The week has indeed begun on a rough note, and looks to continue that way. Soooooo I bring you a saved post from a few weeks ago. Hope you're having a good one.
For Xmas, my Dad got a book called Thinking Fast and Slow by Daniel Kahneman. I nabbed it and read the first 6 chapters, but it was a bit of a slog with everything that was going on, and I will have to have another go at it later. He knows how to flog a dead horse.
Kahneman's basic premise in the book is that we have two basic ways of thinking, the first is a fairly automatic rapid response thought process, what you engage if you look at a piece of art and decide if you like it or not; what you engage when you answer 2+2=4
The second type of thinking actually forces us to engage consciously, for instance when you have to solve 27 x 32 = ??? for example, or when you are analyzing a book. When you engage with a piece of work fully.
As a teacher, one of the hardest things to do is to get students into system 2. Work sheets appear to do this. The students are silent and processing work. The problem is that this is only one type of system 2 work. If you think about it, we all know that this is not the highest type of system 2 thought. Sure, we've all filled out worksheets that test whether we have read the text, that ask stupid questions that require you to look back and reread. You need some quiet and concentration for this, but it is not truly engaging. Higher system 2 thought, which I am not sure that Kahneman approaches or differentiates, is that level of concentration that makes time disappear. When you are engaged in a piece of work and erupt again unaware that hours have passed. This is difficult to achieve in a class, to set up an atmosphere that allows the students to truly engage 'system 2'.
In the first chapters I read, Kahneman did not distinguish between these different types of system 2 thought, mental business and mental engagement. When I get my hands on a copy, I am hoping to find that he does.
My second hope is that he will clarify that it is not always such a clear separation. We can all feel the mental difference as we gear up to solve 27 x 32, as opposed to the snap ease of 2+2. There is however a sliding scale of engagement. He uses the example that chess masters will, with System 1, the 2+2 system, play the first several moves of a game in a way that would require the rest of us to fully engage in system 2 if we could even do that. A reasonable example, but not a wildly accessible one. Driving a car comes to mind, when you first get behind the wheel, for most of us I would think, it is a full on System 2 highly concentrated, possibly white knuckled (for the passenger as well) engagement. As your skills improve, more and more of the tasks get handed over to system 1, you no longer have to think about where the brake pedal is, or how to use a steering wheel. Gradually a sense of time opening up appears as more of the requirements can be completed in an rapid automatic way by system 1. Eventually, driving becomes so automatic that we barely think about it at all - with System 2 - and therein lies danger, particularly for newer drivers who have shifted the skill to System 1, but do not have a depth of experience there to provide good decision making.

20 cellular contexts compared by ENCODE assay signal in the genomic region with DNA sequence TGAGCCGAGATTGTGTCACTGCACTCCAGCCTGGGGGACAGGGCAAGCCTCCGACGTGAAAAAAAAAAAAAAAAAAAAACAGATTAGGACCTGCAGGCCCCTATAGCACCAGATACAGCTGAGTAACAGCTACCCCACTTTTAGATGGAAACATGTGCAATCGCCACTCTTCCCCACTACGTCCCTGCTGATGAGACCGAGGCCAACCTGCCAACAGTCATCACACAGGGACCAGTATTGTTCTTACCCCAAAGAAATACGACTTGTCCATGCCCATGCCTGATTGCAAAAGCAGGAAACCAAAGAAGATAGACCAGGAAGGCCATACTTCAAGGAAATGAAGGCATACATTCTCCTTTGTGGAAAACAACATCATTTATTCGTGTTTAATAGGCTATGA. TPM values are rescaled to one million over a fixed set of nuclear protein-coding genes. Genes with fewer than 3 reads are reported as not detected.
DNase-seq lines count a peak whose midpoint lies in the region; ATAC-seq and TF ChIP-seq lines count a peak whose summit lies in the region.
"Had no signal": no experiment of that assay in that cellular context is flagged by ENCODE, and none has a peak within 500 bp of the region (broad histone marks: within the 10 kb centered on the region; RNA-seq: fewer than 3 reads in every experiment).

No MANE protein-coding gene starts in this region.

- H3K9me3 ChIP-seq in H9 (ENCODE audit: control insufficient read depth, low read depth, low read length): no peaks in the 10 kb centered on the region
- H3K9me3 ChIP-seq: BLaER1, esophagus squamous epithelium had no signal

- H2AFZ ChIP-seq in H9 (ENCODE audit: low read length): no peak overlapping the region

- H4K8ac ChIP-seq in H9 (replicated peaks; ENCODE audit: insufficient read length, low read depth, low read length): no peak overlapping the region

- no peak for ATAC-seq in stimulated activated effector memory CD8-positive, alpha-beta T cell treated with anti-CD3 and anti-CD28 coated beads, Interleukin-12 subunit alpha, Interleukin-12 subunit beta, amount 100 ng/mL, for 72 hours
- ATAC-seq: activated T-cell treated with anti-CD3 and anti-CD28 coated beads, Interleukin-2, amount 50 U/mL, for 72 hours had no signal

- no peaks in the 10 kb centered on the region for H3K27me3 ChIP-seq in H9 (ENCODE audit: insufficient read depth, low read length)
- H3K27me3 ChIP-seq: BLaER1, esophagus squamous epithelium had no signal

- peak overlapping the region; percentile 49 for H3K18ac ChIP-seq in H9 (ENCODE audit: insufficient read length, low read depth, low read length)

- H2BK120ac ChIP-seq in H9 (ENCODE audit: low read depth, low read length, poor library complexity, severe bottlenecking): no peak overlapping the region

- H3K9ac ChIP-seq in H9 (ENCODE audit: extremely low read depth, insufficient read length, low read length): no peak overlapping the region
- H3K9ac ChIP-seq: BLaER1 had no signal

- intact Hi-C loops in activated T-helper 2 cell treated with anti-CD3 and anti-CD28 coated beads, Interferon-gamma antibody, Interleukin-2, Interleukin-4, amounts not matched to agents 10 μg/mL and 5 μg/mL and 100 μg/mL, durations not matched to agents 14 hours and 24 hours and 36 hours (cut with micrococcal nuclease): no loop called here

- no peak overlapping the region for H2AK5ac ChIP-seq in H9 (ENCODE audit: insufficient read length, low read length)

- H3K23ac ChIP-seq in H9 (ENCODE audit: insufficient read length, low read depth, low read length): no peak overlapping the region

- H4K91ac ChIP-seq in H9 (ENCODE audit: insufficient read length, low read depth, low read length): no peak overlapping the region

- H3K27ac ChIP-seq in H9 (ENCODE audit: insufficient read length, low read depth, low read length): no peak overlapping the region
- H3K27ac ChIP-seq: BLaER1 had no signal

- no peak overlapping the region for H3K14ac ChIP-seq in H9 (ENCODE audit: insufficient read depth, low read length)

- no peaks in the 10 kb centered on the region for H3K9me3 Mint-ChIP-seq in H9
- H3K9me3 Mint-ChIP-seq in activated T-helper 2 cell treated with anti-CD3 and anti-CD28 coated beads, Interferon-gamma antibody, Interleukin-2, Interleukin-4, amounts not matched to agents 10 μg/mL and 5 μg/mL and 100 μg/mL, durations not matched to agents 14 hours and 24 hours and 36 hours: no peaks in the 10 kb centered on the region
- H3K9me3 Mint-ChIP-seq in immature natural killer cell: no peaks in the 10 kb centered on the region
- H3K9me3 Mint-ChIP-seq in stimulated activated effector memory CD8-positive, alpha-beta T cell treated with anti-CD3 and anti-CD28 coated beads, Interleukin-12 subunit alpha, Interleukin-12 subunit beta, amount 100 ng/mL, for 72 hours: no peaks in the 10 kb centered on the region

It becomes clearer how much this has happened when you go to drive in another country where the street signs are unfamiliar and the road layout and driving styles are not your own, suddenly you need to engage system 2 to manage what is normally an auto-pilot activity.
Another example is learning a foreign language. Trying to speak and understand it is, at first, a full on System 2 process, laborious, slow and engaging. As time passes, things speed up, more and more structures and phrases become automatic and things shift down to system 1. But even when a certain degree of fluency is acheived, like my Catalan at this point, it still requires a higher engagement of system 2. Even listening to a simple text requires a higher level of engagement than listening to a language either acquired in childhood, or one fully acquired. But full engagement? No. More like system 2 focussing a bit.
These are two examples of thought processes that blur the lines between Kahneman's clear cut system 1 and 2. I am itching to get my hands on the book and look at whether he explores these regions or not, because I think that these aspects provide more depth and interest than a simple two system concept and also more closely mirror the reality of our thought processes.
Looking forward to reading it.
Hoping he goes rich with this rather than plays it easy.